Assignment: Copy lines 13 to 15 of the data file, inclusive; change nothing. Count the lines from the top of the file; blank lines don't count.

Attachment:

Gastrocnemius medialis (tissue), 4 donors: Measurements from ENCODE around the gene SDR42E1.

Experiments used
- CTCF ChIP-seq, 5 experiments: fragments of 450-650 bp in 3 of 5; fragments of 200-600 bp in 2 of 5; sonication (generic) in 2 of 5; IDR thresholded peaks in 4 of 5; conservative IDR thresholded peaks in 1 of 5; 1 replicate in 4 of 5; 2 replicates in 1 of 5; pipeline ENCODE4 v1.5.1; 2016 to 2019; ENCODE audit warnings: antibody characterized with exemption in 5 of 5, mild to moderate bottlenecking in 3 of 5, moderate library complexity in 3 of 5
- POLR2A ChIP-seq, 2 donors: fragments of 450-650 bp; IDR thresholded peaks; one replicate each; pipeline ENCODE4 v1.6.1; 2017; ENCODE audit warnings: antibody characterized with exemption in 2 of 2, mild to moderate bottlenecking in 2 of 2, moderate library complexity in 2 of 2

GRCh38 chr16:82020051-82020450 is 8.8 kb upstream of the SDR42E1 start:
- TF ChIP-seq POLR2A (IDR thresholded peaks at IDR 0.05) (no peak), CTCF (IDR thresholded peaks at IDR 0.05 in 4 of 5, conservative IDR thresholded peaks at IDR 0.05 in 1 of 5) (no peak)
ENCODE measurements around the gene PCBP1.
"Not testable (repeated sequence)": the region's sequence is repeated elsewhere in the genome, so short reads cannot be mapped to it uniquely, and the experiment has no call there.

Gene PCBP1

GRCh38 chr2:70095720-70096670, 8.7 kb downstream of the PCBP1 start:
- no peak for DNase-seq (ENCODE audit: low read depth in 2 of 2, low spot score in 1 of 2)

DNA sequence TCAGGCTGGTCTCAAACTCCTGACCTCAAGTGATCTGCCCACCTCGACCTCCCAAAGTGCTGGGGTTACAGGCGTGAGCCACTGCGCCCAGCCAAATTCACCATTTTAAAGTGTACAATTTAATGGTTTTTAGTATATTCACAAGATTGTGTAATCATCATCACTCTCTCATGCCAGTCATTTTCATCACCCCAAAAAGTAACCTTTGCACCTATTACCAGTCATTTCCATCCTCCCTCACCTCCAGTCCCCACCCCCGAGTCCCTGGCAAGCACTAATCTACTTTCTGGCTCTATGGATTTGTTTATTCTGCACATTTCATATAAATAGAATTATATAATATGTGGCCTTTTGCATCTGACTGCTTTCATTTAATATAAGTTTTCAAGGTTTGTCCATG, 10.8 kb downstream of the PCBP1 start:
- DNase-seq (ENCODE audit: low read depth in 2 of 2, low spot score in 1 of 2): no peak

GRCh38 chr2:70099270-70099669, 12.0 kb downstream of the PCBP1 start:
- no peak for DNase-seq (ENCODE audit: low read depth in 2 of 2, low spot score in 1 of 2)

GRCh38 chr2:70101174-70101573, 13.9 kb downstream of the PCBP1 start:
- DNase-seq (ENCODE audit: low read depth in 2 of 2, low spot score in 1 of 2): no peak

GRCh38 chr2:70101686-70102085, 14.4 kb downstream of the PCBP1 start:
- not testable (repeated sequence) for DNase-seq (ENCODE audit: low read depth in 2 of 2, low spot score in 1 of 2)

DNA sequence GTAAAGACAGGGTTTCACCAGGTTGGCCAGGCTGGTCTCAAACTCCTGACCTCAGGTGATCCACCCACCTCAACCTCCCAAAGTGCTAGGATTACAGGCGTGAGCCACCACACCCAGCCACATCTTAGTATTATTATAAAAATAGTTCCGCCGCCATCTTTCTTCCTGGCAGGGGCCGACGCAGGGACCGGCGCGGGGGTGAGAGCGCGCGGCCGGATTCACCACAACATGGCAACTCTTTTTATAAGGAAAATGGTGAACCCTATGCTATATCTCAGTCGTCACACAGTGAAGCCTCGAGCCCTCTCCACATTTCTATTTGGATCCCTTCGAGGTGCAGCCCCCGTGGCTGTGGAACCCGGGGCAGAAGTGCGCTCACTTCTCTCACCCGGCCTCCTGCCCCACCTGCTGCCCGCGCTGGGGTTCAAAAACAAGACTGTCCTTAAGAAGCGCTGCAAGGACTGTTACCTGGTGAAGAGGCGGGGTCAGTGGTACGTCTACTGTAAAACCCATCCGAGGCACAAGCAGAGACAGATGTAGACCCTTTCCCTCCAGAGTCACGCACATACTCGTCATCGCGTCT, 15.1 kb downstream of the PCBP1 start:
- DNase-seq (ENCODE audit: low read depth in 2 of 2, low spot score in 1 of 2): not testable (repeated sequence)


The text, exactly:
- DNase-seq (ENCODE audit: low read depth in 2 of 2, low spot score in 1 of 2): no peak

GRCh38 chr2:70099270-70099669, 12.0 kb downstream of the PCBP1 start:
- no peak for DNase-seq (ENCODE audit: low read depth in 2 of 2, low spot score in 1 of 2)